Project Management Institute

Daylight

Daylight Photo

The LGBTQ+ community has long been deprived of equitable banking options. For financial services companies, that’s a big missed opportunity: In the U.S. alone, it’s a market of at least 15 million people, boasting an estimated buying power of nearly US$1 trillion. Daylight cofounder and CEO Rob Curtis saw the potential and delivered a bespoke solution: the first digital banking platform in the United States made specifically for and by members of the LGBTQ+ community.

“We’re setting out to reinvent the relationship that LGBTQ+ people have with their banking partner,” Curtis says.

Daylight rolled out the app and services in November, partnering with Visa as part of the financial giant’s Fast Track program aimed at assisting startups in scaling fintech innovations. In this case, the goal is to use technology to help individuals in the LGBTQ+ community achieve financial literacy, stability and security. The need is there: In a 2018 study by Experian, 44 percent of LGBTQ respondents said they struggle to maintain adequate savings (versus 38 percent of the general population).

To make sure it was delivering the right services and UX, the company gathered insights from LGBTQ+ consumers—a lesson Curtis learned as former managing director of dating and social media app Gaydar. 

The process began with interviews and then Daylight pulled in a research agency to conduct an analysis of around 1,000 individuals—representing a diverse mix of gender identity, sexual orientation and race/ethnicity—in target cities. From there, the team was able to identify the most pressing banking concerns and financial challenges.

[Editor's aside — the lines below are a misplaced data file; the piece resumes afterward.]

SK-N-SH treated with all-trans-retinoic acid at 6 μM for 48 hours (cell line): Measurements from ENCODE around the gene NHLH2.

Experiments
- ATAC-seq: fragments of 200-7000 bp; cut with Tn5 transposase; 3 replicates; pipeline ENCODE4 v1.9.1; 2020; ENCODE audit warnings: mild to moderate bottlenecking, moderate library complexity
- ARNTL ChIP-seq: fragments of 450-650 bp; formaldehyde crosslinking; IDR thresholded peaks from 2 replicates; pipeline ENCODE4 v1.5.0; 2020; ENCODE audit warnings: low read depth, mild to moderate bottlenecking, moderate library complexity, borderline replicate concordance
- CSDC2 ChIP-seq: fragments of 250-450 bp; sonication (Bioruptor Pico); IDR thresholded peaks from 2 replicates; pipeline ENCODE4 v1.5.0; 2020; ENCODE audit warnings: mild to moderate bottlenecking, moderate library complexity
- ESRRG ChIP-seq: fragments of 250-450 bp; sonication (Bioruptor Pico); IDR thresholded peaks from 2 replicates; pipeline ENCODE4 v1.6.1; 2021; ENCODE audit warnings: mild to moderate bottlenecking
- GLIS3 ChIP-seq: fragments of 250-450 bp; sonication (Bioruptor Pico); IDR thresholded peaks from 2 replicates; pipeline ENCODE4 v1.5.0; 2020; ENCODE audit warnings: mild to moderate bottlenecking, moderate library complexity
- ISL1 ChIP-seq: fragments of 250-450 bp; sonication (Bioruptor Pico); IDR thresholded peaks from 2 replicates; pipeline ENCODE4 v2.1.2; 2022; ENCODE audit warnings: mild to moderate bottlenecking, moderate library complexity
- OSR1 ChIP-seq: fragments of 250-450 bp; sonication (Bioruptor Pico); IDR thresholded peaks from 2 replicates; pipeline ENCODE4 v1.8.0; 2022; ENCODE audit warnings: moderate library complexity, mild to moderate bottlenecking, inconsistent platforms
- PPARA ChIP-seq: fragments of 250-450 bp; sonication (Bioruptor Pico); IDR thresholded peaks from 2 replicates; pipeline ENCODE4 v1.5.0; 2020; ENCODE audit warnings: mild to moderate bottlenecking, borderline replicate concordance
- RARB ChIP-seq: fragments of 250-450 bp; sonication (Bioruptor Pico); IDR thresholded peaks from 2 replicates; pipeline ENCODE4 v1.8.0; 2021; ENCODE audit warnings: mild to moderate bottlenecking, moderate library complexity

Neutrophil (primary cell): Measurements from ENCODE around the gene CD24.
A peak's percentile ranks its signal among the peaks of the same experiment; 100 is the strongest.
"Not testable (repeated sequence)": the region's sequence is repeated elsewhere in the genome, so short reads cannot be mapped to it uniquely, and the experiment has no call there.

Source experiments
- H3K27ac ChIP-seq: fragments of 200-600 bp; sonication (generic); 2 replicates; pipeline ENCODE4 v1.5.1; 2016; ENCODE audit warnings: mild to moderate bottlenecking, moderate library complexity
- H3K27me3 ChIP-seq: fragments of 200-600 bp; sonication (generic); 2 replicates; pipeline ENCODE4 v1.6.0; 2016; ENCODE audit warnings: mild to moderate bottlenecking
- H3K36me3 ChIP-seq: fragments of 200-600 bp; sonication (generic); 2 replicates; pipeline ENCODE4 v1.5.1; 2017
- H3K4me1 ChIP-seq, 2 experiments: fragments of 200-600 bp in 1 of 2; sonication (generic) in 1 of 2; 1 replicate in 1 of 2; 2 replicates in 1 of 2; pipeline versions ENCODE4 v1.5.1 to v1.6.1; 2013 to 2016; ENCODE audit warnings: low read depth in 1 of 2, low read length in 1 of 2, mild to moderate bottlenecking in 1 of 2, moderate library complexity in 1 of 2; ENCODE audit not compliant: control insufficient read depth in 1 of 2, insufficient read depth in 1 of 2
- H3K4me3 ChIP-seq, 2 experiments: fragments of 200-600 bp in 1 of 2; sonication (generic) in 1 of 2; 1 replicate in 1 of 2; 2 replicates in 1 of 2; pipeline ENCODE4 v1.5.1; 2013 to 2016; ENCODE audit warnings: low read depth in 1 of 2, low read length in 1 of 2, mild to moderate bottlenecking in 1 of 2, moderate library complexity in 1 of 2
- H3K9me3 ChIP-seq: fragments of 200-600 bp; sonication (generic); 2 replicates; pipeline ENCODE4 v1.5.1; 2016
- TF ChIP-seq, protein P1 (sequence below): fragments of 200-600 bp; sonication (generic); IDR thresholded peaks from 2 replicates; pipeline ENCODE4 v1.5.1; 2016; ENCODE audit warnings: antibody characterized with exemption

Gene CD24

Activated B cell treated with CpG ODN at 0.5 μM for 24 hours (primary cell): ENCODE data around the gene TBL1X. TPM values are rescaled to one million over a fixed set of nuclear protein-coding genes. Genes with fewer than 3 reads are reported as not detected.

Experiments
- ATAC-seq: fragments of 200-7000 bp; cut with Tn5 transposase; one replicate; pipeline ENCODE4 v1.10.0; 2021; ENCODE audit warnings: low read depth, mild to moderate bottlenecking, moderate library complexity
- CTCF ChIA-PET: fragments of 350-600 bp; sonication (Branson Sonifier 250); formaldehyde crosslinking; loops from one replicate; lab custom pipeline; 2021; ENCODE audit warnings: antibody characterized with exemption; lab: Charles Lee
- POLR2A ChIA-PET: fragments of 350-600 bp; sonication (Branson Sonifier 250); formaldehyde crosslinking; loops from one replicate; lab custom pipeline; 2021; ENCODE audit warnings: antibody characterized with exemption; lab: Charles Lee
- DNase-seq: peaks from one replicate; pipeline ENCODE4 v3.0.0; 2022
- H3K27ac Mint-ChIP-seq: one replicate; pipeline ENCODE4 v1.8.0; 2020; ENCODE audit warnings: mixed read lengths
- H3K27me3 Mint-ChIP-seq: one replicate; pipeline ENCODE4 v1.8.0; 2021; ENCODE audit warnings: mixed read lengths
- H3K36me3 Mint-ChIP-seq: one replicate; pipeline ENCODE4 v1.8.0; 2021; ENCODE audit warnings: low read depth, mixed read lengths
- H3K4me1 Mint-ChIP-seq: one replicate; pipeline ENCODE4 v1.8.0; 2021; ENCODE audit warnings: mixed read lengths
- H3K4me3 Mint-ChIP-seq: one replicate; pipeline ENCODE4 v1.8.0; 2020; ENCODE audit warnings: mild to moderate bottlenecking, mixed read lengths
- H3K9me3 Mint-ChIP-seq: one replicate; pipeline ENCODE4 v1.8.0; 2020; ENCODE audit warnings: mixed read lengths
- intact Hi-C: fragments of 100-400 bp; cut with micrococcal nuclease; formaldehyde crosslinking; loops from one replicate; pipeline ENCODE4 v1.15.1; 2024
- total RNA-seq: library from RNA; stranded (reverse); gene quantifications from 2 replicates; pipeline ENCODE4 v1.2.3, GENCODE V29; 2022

“We know that we can create deeper and longer-lasting value for our customers by focusing on their life and money pain-points and solving them deeply,” Curtis says.

For example, after learning that one of the biggest issues for individuals of transgender experience was having to match the name on their bank cards with their legal ID, Daylight decided to offer customers Visa-branded cards in their preferred name.

Even all that prep work wasn’t enough once COVID-19 hit. Not only was the company trying to build Daylight with a brand-new, all-virtual team, it also faced slowdowns in government approval. To recover the lost time, the team ran development and design projects in parallel.

“Being agile allowed us to absorb most of the COVID-related delays,” says Curtis. 

Now the team is aggressively looking forward, pushing to turn Daylight into the largest LGBTQ+ lifestyle and financial services business in the world, Curtis says. 

“We’ll know we’re successful when we welcome the first generation of Daylight babies—children born to Daylight customers who’ve received financial coaching from us and set up savings goals to help them have families.” 

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